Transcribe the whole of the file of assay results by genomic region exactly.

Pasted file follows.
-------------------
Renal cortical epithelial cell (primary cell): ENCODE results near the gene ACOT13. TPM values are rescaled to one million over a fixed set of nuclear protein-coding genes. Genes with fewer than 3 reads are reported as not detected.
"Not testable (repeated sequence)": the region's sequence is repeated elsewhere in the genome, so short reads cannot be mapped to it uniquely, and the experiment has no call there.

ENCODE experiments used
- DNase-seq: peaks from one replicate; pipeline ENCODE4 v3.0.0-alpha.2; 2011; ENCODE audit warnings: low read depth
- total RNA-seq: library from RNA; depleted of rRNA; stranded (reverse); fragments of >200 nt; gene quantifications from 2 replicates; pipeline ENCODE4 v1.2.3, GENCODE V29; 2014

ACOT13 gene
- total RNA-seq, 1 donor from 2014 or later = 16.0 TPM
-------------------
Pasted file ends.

Renal cortical epithelial cell (primary cell): ENCODE results near the gene ACOT13. TPM values are rescaled to one million over a fixed set of nuclear protein-coding genes. Genes with fewer than 3 reads are reported as not detected.
"Not testable (repeated sequence)": the region's sequence is repeated elsewhere in the genome, so short reads cannot be mapped to it uniquely, and the experiment has no call there.

ENCODE experiments used
- DNase-seq: peaks from one replicate; pipeline ENCODE4 v3.0.0-alpha.2; 2011; ENCODE audit warnings: low read depth
- total RNA-seq: library from RNA; depleted of rRNA; stranded (reverse); fragments of >200 nt; gene quantifications from 2 replicates; pipeline ENCODE4 v1.2.3, GENCODE V29; 2014

ACOT13 gene
- total RNA-seq, 1 donor from 2014 or later = 16.0 TPM